I did have a point to make above, I fear women may report every incident as sexual harassment if they feel they can. Yes, report if if you've truly been sexually harassed but don't cry wolf.
As for Movember, Ok, looking to see if your fly was down, I literally laughed. People can be so anal... seriously, not comfortable with a beard? My husband and son are both participating in Movember too.. this is my son's third year, husbands first year. Kudos to you for participating too. My husband looks like a grubby mountain man right now haha. But, it's for a very good cause. For those that aren't aware, Movember is to raise awareness for suicide prevention and mental health issues in men. They grow mustaches and beards. Mustache in particular but many grow beards along with the mustache. KUDOS Men!!17/11/2017 #28 Nicole ChardenetKiller post, Paul!!! I was just having a similar conversation tonight with a couple of gal pals, one of whom's my age and the other of whom is twenty years older. I was arguing that making a fuss over 'gender pronouns' is a sign that you have First World Problems. That 'safe spaces' primarily spring from the very real need to provide truly safe spaces for certain people, primarily abuse victims, to speak freely, but that it has since become an excuse to shield one's self from any inconvenient opinions someone else cares to yell down your echo chamber. That some people seriously need to just Suck It Up, Buttercup. Too much victimhood going around. I hope you talked that ditz bomb out of reporting that guy to HR. If that's the worst thing that happened to her all year, she leads a very charmed life indeed...
- ProducerLeading Revolutionary ChangeFor the rest of us to profit, we need the leadership of “greater fools.” Most people spend their life trying not to be the greater fool. The greater fool is someone with the perfect blend of self-delusion and ego to think that he can succeed...
Comments16/11/2017 #2 Bill Stankiewicz, 🐝 Brand AmbassadorWOW: LEADING CHANGE HERE AT APICS: We sincerely hope you will join our Savannah Chapter membership, and you can do so via à http://www.apics.org/apics-for-individuals/membership-application/welcome View moreWOW: LEADING CHANGE HERE AT APICS: We sincerely hope you will join our Savannah Chapter membership, and you can do so via à http://www.apics.org/apics-for-individuals/membership-application/welcome. And, APICS Memberships are FREE for students. Close16/11/2017 #1 Bill Stankiewicz, 🐝 Brand AmbassadorLEADING CHANGE HERE AT APICS: We sincerely hope you will join our Savannah Chapter membership, and you can do so via à http://www.apics.org/apics-for-individuals/membership-application/welcome View moreLEADING CHANGE HERE AT APICS: We sincerely hope you will join our Savannah Chapter membership, and you can do so via à http://www.apics.org/apics-for-individuals/membership-application/welcome. And, APICS Memberships are FREE for students. Close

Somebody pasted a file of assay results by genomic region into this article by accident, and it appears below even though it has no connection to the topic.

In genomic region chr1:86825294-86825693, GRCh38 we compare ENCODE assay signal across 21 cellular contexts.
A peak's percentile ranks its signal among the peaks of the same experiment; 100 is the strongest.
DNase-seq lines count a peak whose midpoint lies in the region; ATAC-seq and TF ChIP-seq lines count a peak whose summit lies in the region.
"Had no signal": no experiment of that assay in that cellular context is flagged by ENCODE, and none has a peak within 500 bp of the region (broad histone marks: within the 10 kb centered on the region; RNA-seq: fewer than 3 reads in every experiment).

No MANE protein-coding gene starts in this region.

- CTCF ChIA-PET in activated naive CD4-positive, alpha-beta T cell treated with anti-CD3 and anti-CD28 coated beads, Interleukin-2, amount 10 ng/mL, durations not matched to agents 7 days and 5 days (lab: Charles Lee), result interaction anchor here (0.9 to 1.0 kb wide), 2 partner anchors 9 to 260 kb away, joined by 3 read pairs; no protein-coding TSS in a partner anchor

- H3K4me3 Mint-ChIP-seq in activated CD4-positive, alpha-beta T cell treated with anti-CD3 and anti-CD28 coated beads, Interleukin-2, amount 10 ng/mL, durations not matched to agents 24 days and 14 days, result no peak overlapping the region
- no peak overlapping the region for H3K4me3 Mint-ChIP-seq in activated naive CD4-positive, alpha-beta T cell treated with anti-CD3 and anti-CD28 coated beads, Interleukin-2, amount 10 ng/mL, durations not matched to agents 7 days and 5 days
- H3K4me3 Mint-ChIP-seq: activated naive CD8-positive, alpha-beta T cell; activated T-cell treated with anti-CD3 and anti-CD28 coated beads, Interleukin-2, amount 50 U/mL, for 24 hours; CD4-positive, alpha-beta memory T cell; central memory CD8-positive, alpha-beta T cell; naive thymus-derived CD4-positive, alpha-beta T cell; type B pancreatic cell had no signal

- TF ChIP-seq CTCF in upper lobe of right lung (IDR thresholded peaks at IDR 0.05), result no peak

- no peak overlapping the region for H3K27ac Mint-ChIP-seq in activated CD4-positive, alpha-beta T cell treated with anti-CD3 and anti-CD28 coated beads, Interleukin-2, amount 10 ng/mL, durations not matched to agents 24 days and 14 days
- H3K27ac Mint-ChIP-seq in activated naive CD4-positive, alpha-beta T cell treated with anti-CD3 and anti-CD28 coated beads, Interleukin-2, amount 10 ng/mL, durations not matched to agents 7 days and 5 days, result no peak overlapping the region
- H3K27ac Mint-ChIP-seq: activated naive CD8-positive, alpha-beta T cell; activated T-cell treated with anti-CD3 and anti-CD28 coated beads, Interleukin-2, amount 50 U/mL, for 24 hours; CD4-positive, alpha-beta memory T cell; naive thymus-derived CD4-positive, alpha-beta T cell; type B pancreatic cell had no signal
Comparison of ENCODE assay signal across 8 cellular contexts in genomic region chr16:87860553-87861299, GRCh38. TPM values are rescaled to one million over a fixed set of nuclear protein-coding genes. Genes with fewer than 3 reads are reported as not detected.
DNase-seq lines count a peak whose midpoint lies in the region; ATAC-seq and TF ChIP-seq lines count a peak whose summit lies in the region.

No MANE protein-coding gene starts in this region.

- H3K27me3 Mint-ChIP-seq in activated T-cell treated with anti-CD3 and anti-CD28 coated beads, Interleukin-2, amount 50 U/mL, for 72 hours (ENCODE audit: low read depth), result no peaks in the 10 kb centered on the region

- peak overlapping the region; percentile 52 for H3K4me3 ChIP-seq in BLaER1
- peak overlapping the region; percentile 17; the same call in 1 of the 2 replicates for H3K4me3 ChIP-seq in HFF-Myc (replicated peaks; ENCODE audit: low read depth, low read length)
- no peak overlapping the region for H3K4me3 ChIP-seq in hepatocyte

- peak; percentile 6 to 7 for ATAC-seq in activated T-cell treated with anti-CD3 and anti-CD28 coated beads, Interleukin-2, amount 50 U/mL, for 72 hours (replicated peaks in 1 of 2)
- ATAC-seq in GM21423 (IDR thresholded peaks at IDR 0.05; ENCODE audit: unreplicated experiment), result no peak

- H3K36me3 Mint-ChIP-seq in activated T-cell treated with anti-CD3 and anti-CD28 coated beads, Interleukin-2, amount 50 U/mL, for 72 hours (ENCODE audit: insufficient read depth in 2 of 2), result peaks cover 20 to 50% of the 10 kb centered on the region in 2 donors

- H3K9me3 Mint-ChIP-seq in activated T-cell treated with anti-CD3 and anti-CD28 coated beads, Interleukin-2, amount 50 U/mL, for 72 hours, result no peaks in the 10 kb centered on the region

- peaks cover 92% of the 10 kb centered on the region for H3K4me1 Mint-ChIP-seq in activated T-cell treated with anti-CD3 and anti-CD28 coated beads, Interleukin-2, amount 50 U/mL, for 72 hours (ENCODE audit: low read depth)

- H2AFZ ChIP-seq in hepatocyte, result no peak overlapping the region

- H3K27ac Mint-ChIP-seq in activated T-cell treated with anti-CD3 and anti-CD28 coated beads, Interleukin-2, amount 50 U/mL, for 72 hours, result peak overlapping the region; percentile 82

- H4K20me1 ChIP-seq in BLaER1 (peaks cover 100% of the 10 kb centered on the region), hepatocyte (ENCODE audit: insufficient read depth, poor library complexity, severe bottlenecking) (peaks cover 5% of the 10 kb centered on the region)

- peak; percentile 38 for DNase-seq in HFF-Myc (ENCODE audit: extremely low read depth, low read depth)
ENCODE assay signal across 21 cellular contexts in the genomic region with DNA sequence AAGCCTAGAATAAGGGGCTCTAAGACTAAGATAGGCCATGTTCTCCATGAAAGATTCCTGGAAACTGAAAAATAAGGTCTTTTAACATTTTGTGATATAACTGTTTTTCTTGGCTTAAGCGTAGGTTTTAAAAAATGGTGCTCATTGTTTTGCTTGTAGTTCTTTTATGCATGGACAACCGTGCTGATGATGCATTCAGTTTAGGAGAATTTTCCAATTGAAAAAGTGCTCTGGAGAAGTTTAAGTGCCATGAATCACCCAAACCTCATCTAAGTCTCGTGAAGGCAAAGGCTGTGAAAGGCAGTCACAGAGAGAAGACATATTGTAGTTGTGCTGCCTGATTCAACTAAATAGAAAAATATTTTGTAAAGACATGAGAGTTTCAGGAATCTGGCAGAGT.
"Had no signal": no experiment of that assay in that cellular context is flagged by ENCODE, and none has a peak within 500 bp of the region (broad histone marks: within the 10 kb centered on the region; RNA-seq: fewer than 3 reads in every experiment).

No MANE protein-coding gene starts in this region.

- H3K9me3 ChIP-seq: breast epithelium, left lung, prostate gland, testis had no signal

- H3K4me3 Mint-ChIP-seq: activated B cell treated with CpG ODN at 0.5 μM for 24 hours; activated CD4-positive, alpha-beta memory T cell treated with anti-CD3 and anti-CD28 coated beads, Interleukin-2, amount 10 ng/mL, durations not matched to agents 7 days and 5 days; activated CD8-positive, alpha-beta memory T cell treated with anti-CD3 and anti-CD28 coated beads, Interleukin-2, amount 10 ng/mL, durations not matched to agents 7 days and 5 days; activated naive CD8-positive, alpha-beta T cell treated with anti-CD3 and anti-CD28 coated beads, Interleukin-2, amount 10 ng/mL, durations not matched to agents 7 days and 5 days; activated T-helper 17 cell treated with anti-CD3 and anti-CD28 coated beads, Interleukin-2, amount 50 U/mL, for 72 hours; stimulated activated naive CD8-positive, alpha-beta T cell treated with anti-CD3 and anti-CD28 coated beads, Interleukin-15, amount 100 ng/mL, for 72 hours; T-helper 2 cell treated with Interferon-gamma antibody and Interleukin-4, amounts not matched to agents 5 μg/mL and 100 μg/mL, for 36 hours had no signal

- Producer16/11/2017Bryan McMillan: Empowering Your Sales and Marketing StrategyAs leader of The Issachar Group, LLC, it is Bryan McMillan’s goal to help each client reach their true and fullest potential. Through executive consultancy that includes such integral services as strategy, business development, and mergers &...
- Producer15/11/2017Creating & Sustaining A True Customer Service Oriented CultureIt sounds a little cliché now, but traditional thought still holds if you want your company to be successful you must always put the customer first. But in my years in Leading and growing Sales Teams I have found this time and time again not to be...
- Producer15/11/2017No Excuses Growing up it felt normal to have excuses. In fact I thought I deserved to have excuses. There were so many things that I could blame for life's shortcomings. Could it have been on my mother, who was a teen mom and choose "parties" over taking care...
Comments16/11/2017 #2 Sherrell Storr#1 #1 Hi Pascal. Thank you for reading and sharing your thoughts. We actually agree. If you make an excuse you are not accepting the circumstance. Accept it by asking what can you do and what can you learn. We are in control to the point where we choose our actions and responses, in no way do I mean we control what happens. I really appreciate your 80% :-). Look forward to continuing our dialogues through this new found connection.15/11/2017 #1 Pascal DerrienI fully get where you are coming from yet I cannot fully subscribe to the vision , I don't know why I think circumstances can/should be integrated to one's make up and that's not giving oxygen to excuses which in my mind would come across parking a huge section of one's life... I am not sure we are fully in control I think we adapt and react I guess I am with you at 80% on that one :-)